Music: Philip Feeney
Director: David Nixon OBE
Musical Director: Jonathan Lo
Set in the Russian countryside where Cinderella lives in unison with her father, stepmother and her two stepsisters, this version of the fairy tale sees Cinderella upset after her stepsisters throw a prized shawl into a lake. Her father attempts to retrieve it but is shot in the process bringing tragedy, particularly to Cinderella. The remainder of the family move to a new home and Cinders is confined to the kitchen and to being a servant by the wicked stepmother. This adaptation is more of a realist story than a fairy tale one – it has a Russian cultural theme throughout as is made clear by the stage backdrops and costumes, plus the bright summers and the long winters (the magical winter scene where the dancers “skate” instead of glide).
David Nixon OBE directs, choreographs and designs costumes for this spectacular take on this magical tale of rags to riches. Cinderella’s costume change from scullery servant to a brief excerpt of life in the bourgeois fast lane is particularly impressive. The young Cinderella Rachael Gillespie and the elder Dominique Larose both play their roles with complete veracity. Riku Ito excels as Prince Mikhail who is dismayed when his dancing partner disappears at the ball, while Cinderella’s stepmother Countess Serbrenska who has aims only for her own daughters, is played with sufficient meanness by Antoinette Brooks-Daw. These step-sisters Natasha and Sophia are played with a horrible arrogance by Helen Bogatch and Ommaira Kanga Perez, who bully Cinderella in her enforced slavery. Matthew Topliss as the Magician who makes Cinders’ dreams come true is played with great aplomb and physical dexterity. The ensemble performance is simply magnificent including a host of servants and market sellers, stilt walker, a juggler, acrobats, skaters, a bear and huskies, and the ballroom guests. There is great attention to detail and the variety of roles give the show a visual splendour.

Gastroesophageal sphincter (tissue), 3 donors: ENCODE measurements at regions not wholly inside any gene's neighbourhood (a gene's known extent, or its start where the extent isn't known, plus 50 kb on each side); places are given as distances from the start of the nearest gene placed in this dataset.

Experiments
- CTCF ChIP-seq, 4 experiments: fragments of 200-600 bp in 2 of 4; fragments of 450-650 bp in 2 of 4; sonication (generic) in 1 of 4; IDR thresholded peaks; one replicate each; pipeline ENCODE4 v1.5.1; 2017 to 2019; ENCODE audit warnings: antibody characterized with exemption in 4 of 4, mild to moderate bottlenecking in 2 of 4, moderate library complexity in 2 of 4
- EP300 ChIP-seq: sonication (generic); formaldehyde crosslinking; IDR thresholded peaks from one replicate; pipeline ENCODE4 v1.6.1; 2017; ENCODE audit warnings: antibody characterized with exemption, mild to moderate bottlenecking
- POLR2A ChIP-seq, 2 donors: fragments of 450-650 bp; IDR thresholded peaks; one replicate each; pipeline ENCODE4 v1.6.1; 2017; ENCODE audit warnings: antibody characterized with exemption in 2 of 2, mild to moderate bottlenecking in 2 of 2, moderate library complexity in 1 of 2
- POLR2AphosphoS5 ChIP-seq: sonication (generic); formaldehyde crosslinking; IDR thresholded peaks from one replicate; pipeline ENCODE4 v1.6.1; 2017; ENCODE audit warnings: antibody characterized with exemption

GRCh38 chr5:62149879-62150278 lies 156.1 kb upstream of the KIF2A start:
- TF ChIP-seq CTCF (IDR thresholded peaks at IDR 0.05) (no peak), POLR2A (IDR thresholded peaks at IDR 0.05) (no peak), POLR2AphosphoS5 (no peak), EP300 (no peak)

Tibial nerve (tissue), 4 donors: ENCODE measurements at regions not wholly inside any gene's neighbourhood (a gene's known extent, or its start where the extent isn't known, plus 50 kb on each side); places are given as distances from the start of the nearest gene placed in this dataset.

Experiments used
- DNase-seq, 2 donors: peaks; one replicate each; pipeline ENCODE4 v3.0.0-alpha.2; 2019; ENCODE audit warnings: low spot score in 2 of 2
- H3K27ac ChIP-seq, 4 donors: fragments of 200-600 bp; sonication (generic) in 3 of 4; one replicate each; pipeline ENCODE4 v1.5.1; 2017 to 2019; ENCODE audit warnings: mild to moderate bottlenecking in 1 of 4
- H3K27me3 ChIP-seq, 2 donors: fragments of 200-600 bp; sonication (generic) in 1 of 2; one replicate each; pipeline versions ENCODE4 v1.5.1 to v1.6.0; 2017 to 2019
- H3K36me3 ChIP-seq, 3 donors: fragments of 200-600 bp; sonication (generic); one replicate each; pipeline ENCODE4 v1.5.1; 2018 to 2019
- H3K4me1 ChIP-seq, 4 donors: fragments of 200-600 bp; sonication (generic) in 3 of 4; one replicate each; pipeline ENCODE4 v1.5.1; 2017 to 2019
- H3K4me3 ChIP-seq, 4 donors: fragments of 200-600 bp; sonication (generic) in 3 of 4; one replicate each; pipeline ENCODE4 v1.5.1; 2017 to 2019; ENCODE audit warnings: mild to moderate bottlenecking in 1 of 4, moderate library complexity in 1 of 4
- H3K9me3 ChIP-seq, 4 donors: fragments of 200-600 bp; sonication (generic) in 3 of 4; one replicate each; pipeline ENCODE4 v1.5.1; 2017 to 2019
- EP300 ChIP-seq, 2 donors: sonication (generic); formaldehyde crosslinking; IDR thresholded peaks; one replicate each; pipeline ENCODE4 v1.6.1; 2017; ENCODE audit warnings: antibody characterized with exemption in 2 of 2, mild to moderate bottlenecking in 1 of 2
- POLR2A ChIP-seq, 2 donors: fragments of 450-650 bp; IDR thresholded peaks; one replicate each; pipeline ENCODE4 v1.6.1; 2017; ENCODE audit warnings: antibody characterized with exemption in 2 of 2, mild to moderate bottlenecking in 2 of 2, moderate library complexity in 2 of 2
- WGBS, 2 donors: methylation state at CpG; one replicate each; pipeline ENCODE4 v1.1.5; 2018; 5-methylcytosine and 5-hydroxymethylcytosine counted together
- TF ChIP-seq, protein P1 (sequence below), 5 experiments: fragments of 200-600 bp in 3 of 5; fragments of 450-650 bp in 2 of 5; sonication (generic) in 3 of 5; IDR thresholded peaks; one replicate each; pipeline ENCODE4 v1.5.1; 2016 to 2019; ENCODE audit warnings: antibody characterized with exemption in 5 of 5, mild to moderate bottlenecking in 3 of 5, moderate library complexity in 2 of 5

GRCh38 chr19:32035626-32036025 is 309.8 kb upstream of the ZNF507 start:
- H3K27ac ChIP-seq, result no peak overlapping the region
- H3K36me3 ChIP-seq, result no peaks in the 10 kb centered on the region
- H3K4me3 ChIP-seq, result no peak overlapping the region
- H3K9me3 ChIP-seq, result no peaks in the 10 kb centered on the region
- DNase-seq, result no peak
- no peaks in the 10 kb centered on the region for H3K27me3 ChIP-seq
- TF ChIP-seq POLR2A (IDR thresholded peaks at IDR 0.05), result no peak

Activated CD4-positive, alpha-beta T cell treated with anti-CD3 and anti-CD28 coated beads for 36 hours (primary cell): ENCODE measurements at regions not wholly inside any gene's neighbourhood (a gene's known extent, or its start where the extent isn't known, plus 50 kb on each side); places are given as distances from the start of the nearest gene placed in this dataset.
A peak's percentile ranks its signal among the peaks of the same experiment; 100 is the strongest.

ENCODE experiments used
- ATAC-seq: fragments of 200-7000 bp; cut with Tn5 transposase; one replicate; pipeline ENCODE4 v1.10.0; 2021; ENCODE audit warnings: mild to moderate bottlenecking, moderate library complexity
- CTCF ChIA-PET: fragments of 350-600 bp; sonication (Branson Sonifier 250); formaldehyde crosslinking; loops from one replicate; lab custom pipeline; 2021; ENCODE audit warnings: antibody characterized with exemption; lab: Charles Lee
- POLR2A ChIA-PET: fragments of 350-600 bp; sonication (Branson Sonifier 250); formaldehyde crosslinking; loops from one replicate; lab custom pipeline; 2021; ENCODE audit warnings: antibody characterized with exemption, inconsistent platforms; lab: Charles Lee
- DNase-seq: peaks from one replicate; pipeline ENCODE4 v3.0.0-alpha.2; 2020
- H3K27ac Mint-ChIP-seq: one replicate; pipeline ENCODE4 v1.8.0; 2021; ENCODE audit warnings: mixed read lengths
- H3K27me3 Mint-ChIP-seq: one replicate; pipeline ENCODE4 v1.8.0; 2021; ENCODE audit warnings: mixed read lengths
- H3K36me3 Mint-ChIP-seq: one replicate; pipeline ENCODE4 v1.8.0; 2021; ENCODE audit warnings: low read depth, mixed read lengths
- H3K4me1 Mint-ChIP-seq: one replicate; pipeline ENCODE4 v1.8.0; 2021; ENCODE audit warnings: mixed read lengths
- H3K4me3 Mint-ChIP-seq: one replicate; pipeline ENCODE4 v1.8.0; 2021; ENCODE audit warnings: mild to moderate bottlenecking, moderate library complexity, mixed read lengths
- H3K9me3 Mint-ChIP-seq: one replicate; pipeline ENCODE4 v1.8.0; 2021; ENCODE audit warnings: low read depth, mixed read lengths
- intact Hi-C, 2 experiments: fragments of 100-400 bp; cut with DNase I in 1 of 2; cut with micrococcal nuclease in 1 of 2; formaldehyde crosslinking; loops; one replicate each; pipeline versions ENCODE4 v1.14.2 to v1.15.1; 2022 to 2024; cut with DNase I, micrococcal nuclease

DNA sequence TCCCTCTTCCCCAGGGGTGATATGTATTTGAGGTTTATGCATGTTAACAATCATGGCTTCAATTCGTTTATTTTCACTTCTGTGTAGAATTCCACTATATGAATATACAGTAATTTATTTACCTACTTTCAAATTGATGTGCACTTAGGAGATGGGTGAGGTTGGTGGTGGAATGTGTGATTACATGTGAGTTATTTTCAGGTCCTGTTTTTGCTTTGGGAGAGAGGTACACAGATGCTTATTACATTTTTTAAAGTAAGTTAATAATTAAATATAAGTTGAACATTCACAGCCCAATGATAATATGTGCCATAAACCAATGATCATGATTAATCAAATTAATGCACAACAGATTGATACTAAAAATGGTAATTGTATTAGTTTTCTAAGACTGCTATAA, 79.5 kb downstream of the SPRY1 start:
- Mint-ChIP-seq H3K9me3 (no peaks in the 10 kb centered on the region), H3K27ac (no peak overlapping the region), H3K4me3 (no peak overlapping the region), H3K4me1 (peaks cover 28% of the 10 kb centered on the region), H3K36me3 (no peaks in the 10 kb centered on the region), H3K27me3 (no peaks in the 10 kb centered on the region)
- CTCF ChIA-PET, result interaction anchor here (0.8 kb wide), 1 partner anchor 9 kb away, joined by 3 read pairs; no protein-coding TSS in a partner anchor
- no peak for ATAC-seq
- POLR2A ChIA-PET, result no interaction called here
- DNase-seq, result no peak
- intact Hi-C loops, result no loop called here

Philip Feeney’s delightful score is perfectly performed under the baton of Northern Ballet Sinfonia Conductor Jonathan Lo and the leadership of Geoffrey Allen. While Duncan Hayler’s set design is exquisitely evocative, whether depicting the pots and pans of Cinders’ downstairs dungeon or the finesse and finery of the ballroom.
The Prince’s ball and the subsequent search for his beloved has to be the highlight of the show, thankfully avoiding panto tricks by preferring a sense of mystery and anticipation. No spoilers here but the finale puts an end to Cinderella’s tragic life of servitude with a transformation where she is both wealthy and loved.
Northern Ballet once again, following their superb adaptation of Dracula, produce a tour de force that uses its thematic content to engage and enlighten the audience intensely. Watch this space for the World Premiere of Geisha and be sure to take in Cinderella either at its Leeds or other tour dates.
Runs until January 2nd 2020 | Image: Emma Kauldhar